Cable internet connects to more homes than fiber. Even though download and upload speeds aren't as fast as fiber, cable can still reach speeds of around 1 Gbps. Cable internet speeds are much faster than DSL, have lower latency, and have higher data allowances included in plans. The largest cable companies in terms of coverage in the United States are:

  • 1. Xfinity has Cable coverage in 41 states, available to an estimated homes, 37.79% of the US population.
  • 2. Spectrum has Cable coverage in 42 states, available to an estimated homes, 34.14% of the US population.
  • 3. Cox Cable has Cable coverage in 19 states, available to an estimated homes, 7.19% of the US population.
  • 4. Optimum has Cable coverage in 21 states, available to an estimated homes, 6.36% of the US population.
  • 5. Mediacom has Cable coverage in 22 states, available to an estimated homes, 2.31% of the US population.
  • 6. Cable ONE has Cable coverage in 23 states, available to an estimated homes, 1.69% of the US population.
  • 7. RCN has Cable coverage in 9 states, available to an estimated homes, 2.91% of the US population.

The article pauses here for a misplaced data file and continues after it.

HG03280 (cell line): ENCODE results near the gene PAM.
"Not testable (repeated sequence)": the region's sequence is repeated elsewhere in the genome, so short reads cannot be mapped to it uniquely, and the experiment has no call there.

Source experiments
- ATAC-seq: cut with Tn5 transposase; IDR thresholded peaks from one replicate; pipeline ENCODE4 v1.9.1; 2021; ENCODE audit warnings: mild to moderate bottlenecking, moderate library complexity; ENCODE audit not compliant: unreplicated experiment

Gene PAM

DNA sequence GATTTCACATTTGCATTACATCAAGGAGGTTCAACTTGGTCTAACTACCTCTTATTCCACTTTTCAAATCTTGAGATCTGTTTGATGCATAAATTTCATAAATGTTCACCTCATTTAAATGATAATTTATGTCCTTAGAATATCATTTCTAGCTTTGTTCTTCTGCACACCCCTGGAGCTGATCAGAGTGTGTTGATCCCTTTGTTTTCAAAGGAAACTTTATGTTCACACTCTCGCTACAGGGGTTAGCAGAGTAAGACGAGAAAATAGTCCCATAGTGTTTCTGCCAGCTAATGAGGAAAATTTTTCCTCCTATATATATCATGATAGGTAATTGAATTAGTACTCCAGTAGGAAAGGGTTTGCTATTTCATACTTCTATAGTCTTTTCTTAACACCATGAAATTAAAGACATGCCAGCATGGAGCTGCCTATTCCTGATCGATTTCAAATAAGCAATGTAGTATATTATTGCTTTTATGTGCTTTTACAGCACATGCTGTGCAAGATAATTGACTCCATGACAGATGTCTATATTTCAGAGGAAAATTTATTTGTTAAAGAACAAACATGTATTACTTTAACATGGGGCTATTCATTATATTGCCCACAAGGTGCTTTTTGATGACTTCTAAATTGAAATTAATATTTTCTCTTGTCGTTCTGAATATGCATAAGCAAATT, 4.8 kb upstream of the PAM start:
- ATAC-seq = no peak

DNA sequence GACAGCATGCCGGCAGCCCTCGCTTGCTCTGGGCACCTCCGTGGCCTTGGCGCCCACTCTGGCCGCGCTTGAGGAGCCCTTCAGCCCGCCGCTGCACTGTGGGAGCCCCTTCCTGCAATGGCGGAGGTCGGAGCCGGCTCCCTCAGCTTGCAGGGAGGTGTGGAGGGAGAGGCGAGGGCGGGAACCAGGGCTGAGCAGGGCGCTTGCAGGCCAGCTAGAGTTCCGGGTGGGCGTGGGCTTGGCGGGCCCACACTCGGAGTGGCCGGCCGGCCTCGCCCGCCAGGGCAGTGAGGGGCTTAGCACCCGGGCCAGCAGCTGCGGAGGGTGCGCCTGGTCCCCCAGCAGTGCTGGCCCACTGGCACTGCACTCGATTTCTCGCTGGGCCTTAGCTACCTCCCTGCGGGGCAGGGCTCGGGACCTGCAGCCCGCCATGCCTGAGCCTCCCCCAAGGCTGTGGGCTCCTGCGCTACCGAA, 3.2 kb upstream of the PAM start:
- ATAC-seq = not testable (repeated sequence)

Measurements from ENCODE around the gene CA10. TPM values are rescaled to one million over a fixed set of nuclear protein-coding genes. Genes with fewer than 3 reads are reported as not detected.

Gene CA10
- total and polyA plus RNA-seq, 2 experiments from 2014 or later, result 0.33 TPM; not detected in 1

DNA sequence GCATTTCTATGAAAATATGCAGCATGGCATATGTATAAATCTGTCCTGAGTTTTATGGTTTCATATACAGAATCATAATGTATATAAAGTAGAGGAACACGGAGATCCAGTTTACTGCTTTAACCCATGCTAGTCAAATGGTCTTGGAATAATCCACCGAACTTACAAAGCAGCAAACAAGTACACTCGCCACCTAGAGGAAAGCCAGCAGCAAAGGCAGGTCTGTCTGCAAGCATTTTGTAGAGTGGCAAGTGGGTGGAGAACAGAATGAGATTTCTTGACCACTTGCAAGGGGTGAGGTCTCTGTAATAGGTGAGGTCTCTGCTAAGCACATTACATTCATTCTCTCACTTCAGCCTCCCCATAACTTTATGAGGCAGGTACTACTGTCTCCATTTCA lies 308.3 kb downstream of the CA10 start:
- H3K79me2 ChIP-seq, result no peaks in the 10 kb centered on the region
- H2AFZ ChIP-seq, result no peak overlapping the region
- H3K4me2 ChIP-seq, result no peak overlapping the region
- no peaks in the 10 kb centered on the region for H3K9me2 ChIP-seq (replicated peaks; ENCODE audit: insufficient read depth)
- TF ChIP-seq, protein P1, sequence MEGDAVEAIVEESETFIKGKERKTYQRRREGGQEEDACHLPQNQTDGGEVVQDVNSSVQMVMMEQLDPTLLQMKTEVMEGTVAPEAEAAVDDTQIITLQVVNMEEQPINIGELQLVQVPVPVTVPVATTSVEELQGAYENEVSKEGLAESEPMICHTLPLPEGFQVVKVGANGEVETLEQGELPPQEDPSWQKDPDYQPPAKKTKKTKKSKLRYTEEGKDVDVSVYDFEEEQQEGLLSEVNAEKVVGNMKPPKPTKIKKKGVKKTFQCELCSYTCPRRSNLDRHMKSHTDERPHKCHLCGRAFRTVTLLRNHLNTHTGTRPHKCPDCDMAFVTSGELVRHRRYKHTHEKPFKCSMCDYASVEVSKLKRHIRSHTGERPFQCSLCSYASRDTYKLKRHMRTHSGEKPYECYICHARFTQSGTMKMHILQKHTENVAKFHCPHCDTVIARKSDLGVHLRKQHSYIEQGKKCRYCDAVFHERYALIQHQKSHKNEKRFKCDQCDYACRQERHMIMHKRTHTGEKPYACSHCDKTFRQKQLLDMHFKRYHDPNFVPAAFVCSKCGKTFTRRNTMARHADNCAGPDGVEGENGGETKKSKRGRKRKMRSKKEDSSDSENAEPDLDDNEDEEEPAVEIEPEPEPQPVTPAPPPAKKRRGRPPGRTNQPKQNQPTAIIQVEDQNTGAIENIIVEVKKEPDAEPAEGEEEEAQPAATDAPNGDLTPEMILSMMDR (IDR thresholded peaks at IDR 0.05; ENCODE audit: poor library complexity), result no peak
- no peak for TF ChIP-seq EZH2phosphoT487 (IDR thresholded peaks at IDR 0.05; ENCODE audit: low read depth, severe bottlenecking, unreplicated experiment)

• 8. WOW! has Cable coverage in 6 states, available to an estimated homes, 1.44% of the US population.
  • 9. Breezeline has Cable coverage in 12 states, available to an estimated homes, 1.15% of the US population.
  • 10. Liberty Cablevision has Cable coverage in 1 state, available to an estimated homes, 0.63% of the US population.
  • 11. Wave Broadband has Cable coverage in 3 states, available to an estimated homes, 1.55% of the US population.
  • 12. Vyve Broadband has Cable coverage in 17 states, available to an estimated homes, 0.38% of the US population.

DSL has been around since the late 1980s when researchers found that copper phone lines could transmit both broadband signals and voice. DSL speeds can now reach up to 100 Mbps, and HDTV, internet, and voice connections can share the same lines. Since DSL can run on existing phone lines, it’s the most commonly available type of internet connection. The most available DSL providers in the United States include:

  • 1. AT&T has DSL coverage in 21 states, available to an estimated homes, 37.16% of the US population.